The first-round pick and presumptive starter, who missed two days of practice as the two sides haggled over technicalities in the contract language, signed a four-year, $35.15 million contract — a slotted deal that is fully guaranteed.
It includes a $22.9 million signing bonus and a fifth-year team option, standard for all first-round picks.
Wilson, who took a red-eye from Los Angeles and arrived in New Jersey on Thursday morning, was the last unsigned first-round selection from the 2021 NFL draft.
The contract includes offset language and the signing bonus will be paid within 15 days, per a source, details that imply that the sides have compromised because those were the sticking points. Initially, the Jets wanted to defer payments into 2022.
Let the fun begin. pic.twitter.com/EyAFQFxla7
— New York Jets (@nyjets) July 29, 2021
Coach Robert Saleh, speaking to reporters shortly before news of the deal broke, said he talked to Wilson early in the week. The conversation was strictly about football, not contract-related, Saleh said. He said he wasn’t worried about the stalemate being a disruption to the team.
“It’s more concern for the kid,” Saleh said. “Every rep is important, so my concern is that it’s two days too many for him. But as far as the installs go and the way we’re preparing the rest of the team, that doesn’t concern me.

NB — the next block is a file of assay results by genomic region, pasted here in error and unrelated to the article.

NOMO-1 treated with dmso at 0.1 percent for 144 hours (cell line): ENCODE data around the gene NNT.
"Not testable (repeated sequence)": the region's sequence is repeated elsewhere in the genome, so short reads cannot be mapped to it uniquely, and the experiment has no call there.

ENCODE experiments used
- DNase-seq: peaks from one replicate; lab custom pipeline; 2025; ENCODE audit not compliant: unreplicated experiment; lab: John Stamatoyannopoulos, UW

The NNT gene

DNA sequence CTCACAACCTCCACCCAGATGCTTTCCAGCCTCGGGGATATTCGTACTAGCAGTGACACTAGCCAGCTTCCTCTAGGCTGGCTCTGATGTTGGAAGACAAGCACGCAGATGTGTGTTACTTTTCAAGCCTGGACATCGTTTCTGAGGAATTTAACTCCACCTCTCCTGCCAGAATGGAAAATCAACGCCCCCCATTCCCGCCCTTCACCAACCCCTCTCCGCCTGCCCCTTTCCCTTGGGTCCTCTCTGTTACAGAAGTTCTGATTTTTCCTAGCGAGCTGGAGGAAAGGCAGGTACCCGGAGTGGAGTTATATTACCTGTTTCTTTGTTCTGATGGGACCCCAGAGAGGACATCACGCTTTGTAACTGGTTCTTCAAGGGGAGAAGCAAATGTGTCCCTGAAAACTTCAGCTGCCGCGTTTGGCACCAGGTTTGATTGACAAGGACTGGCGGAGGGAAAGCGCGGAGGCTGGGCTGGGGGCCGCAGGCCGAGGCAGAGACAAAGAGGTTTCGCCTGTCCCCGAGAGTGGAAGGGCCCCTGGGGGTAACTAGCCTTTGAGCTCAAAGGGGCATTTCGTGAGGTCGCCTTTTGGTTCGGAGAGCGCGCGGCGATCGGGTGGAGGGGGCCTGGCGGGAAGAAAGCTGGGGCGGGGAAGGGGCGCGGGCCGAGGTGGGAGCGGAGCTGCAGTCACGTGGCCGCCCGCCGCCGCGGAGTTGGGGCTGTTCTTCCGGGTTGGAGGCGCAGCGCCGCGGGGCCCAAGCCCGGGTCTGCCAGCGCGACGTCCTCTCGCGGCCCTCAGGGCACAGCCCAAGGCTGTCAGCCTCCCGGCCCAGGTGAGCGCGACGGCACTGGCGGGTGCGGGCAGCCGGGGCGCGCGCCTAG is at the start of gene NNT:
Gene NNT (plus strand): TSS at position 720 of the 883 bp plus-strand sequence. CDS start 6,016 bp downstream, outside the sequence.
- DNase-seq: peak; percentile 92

“But this young man has a chance to do something special around here that hasn’t been done in a while and every rep matters for him.”
Wilson benefited from a heavy workload in the spring. With no veterans on the roster, he took all the first-team reps.
There was an increased sense of urgency to strike a deal because the Jets are counting on him to be their opening-day starter, although they haven’t announced that. The only other quarterbacks on the roster are James Morgan and Mike White, neither of whom has regular-season experience. Rookie contract disputes are unusual because the deals are slotted, but teams and agents sometimes haggle over certain clauses.
The Jets include an offset in every contract that has guaranteed money, which provides financial protection if they release the player before the contract is complete. An offset allows a team to cut a player before the end of his four-year contract is completed and have the remaining money reduced by the amount of his next contract.
This isn’t an unusual stance. It’s believed that 30 of the 32 teams use offsets in contracts. The exceptions are the Los Angeles Rams and the Jacksonville Jaguars, with the latter having signed No. 1 pick Trevor Lawrence to a deal with no offsets.
Without an offset, a cut player collects the guarantee from his old team plus the money he receives from his new team — aka double dipping.
What complicated the Jets’ negotiation was that at least two of the five quarterbacks drafted in the first round received deals without full offsets — Lawrence and Justin Fields (No. 11 by the Chicago Bears). Fields received a partial offset.